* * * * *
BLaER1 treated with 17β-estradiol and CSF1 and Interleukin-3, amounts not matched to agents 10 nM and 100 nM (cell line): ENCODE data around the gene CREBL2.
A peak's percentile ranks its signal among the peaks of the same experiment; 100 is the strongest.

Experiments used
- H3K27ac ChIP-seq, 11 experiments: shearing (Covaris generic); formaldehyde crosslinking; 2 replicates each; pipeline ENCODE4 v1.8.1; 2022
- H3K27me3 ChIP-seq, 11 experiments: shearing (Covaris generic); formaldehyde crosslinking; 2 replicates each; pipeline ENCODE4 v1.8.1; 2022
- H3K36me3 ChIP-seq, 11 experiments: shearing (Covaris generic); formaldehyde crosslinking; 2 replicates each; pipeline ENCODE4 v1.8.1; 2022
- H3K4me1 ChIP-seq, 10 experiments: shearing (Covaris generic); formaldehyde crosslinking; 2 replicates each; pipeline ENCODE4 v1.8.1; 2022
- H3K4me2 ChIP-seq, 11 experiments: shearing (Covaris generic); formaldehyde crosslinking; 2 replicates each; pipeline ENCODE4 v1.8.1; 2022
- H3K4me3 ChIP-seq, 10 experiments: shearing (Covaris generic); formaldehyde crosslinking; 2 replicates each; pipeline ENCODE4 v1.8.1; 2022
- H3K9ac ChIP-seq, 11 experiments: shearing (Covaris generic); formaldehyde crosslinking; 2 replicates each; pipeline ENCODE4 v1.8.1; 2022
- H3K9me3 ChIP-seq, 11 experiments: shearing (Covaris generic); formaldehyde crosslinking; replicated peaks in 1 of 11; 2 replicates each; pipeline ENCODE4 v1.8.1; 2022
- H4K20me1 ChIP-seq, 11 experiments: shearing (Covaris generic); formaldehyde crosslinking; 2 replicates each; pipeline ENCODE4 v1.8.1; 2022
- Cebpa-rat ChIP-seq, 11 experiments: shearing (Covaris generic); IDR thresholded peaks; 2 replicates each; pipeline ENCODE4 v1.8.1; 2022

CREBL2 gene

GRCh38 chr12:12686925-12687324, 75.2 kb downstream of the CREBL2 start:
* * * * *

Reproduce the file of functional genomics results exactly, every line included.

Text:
BLaER1 treated with 17β-estradiol and CSF1 and Interleukin-3, amounts not matched to agents 10 nM and 100 nM (cell line): ENCODE data around the gene CREBL2.
A peak's percentile ranks its signal among the peaks of the same experiment; 100 is the strongest.

Experiments used
- H3K27ac ChIP-seq, 11 experiments: shearing (Covaris generic); formaldehyde crosslinking; 2 replicates each; pipeline ENCODE4 v1.8.1; 2022
- H3K27me3 ChIP-seq, 11 experiments: shearing (Covaris generic); formaldehyde crosslinking; 2 replicates each; pipeline ENCODE4 v1.8.1; 2022
- H3K36me3 ChIP-seq, 11 experiments: shearing (Covaris generic); formaldehyde crosslinking; 2 replicates each; pipeline ENCODE4 v1.8.1; 2022
- H3K4me1 ChIP-seq, 10 experiments: shearing (Covaris generic); formaldehyde crosslinking; 2 replicates each; pipeline ENCODE4 v1.8.1; 2022
- H3K4me2 ChIP-seq, 11 experiments: shearing (Covaris generic); formaldehyde crosslinking; 2 replicates each; pipeline ENCODE4 v1.8.1; 2022
- H3K4me3 ChIP-seq, 10 experiments: shearing (Covaris generic); formaldehyde crosslinking; 2 replicates each; pipeline ENCODE4 v1.8.1; 2022
- H3K9ac ChIP-seq, 11 experiments: shearing (Covaris generic); formaldehyde crosslinking; 2 replicates each; pipeline ENCODE4 v1.8.1; 2022
- H3K9me3 ChIP-seq, 11 experiments: shearing (Covaris generic); formaldehyde crosslinking; replicated peaks in 1 of 11; 2 replicates each; pipeline ENCODE4 v1.8.1; 2022
- H4K20me1 ChIP-seq, 11 experiments: shearing (Covaris generic); formaldehyde crosslinking; 2 replicates each; pipeline ENCODE4 v1.8.1; 2022
- Cebpa-rat ChIP-seq, 11 experiments: shearing (Covaris generic); IDR thresholded peaks; 2 replicates each; pipeline ENCODE4 v1.8.1; 2022

CREBL2 gene

GRCh38 chr12:12686925-12687324, 75.2 kb downstream of the CREBL2 start: